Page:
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> I'm curious as to how one would argue that the Web was "designed to
> be better." Perhaps we don't really disagree, but I'd say that the
> web is "better" because its fundamental design principles allowed for
> easy implementation/understanding and robustness in the face of
> change, not because it was designed to be what it became.
All the investigation I've done says that the Web is exactly a subset of
what it was intended to become. The biggest pieces "missing" are that
it's not used for collaboration as much as Tim would have liked (though
it can be argued that perhaps we don't need to collaborate as much as
Tim would have liked 8-), and that many forms of automation on the Web
isn't possible yet (enter the Semantic Web).
> I see
> HTTP/HTML as being designed along the lines of the following
> - Simplicity, both in implementation and interface.
I think it's as simple as it can be given the other constraints it was
working under. But by any objective measure, I don't think HTTP 1.1
would be considered simple. Ditto for HTML after about v2.0.
In the earlier days, both were simpler, but they also weren't
> - Consistency: it is better to drop those parts of the design that
> deal with less common circumstances than to introduce either
> implementational complexity or inconsistency.
That's my understanding, but I wasn't a Web head until after most of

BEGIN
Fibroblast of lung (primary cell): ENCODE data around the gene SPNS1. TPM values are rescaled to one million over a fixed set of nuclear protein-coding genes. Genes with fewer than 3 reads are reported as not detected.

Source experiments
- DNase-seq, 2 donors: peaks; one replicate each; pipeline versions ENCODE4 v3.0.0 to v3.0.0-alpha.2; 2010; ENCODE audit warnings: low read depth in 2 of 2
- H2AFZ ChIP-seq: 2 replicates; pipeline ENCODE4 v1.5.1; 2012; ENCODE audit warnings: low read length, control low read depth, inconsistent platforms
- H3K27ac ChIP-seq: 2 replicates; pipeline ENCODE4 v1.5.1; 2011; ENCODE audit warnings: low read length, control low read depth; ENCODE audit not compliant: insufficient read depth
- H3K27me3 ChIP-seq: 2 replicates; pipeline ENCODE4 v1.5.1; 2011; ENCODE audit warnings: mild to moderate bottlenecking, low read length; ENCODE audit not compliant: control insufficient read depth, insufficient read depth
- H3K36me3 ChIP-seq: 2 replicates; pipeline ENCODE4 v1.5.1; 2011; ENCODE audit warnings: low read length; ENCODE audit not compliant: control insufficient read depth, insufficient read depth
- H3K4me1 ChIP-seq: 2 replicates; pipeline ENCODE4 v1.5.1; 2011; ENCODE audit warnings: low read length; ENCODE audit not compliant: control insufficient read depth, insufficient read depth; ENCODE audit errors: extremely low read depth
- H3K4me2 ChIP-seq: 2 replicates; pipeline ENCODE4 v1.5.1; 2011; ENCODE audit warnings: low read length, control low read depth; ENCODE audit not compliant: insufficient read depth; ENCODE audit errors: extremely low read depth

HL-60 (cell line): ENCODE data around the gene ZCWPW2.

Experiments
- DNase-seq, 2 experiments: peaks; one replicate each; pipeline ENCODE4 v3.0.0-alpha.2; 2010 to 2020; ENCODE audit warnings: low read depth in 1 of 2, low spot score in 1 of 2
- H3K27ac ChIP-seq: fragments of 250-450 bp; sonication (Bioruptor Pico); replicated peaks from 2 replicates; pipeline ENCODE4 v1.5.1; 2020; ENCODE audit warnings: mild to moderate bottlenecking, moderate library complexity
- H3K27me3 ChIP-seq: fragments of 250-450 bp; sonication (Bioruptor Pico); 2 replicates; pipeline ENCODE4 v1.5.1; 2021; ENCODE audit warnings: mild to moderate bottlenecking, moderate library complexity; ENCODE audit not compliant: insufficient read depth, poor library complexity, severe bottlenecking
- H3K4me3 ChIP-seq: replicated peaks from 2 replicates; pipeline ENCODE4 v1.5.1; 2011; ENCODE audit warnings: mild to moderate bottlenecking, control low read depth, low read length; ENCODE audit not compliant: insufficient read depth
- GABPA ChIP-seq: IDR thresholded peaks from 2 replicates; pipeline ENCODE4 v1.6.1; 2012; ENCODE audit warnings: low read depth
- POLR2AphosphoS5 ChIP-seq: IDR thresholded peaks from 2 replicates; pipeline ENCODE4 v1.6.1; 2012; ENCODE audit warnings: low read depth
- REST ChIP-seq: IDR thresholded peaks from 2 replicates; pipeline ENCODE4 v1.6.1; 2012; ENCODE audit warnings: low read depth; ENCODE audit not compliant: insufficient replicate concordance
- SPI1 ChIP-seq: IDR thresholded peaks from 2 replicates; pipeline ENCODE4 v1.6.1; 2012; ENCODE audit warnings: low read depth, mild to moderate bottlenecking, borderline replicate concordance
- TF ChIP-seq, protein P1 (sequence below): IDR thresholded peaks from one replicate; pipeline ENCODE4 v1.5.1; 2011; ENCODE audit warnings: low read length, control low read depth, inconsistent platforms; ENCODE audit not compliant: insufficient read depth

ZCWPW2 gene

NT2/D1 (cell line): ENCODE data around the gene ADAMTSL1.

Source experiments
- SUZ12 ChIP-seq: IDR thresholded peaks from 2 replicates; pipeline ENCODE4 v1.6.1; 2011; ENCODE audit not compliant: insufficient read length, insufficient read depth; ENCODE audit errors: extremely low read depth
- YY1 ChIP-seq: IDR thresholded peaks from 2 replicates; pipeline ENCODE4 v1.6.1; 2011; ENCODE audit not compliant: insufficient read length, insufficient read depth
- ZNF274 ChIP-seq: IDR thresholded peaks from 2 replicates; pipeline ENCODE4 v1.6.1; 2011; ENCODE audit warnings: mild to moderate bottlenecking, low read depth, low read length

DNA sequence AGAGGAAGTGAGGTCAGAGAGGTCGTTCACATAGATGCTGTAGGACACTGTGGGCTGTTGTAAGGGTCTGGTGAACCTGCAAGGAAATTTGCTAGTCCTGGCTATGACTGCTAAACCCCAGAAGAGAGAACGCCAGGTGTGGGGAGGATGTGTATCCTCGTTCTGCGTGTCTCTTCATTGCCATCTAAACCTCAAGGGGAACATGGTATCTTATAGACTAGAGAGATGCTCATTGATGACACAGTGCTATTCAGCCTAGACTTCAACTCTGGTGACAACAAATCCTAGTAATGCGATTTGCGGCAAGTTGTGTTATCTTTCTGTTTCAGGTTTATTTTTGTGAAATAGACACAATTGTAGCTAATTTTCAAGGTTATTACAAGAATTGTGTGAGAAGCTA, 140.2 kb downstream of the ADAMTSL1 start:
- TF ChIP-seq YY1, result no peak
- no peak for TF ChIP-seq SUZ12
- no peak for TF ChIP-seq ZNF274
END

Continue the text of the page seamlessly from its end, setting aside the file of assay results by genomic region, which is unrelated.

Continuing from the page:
those decisions were made.
> - Completeness-the design must cover as many important situations as
> is practical.
> These principles are taken directly from the "Worse is Better"
> article http://www.ai.mit.edu/docs/articles/good-
> news/subsection3.2.1.html. At least in the context of 1980's
> hypertext theory/research, doesn't HTTP/HTML illustrate the triumph
> of "keep it simple and make it workable; a working system with 404
> errors is better than a lab prototype where they can't occur" as
> opposed to the kind of "2-way content link, transclusion, and
> transpointing windows" that Ted Nelson http://www.sfc.keio.ac.jp/
> ~ted/XU/XuSum99.html was trying to achieve?
My objection is simply the name and the meaning that the name invokes,
that it's somehow a good idea to be "worse", because sometimes "worse
is better". Considering the whole system when designing, rather than
just part of it, can in no way be considered "worse". I don't
disagree with the conclusion of "worse is better", but I disagree with
the unfortunate choice of wording.
Mark Baker, Chief Science Officer, Planetfred, Inc.
Ottawa, Ontario, CANADA. firstname.lastname@example.org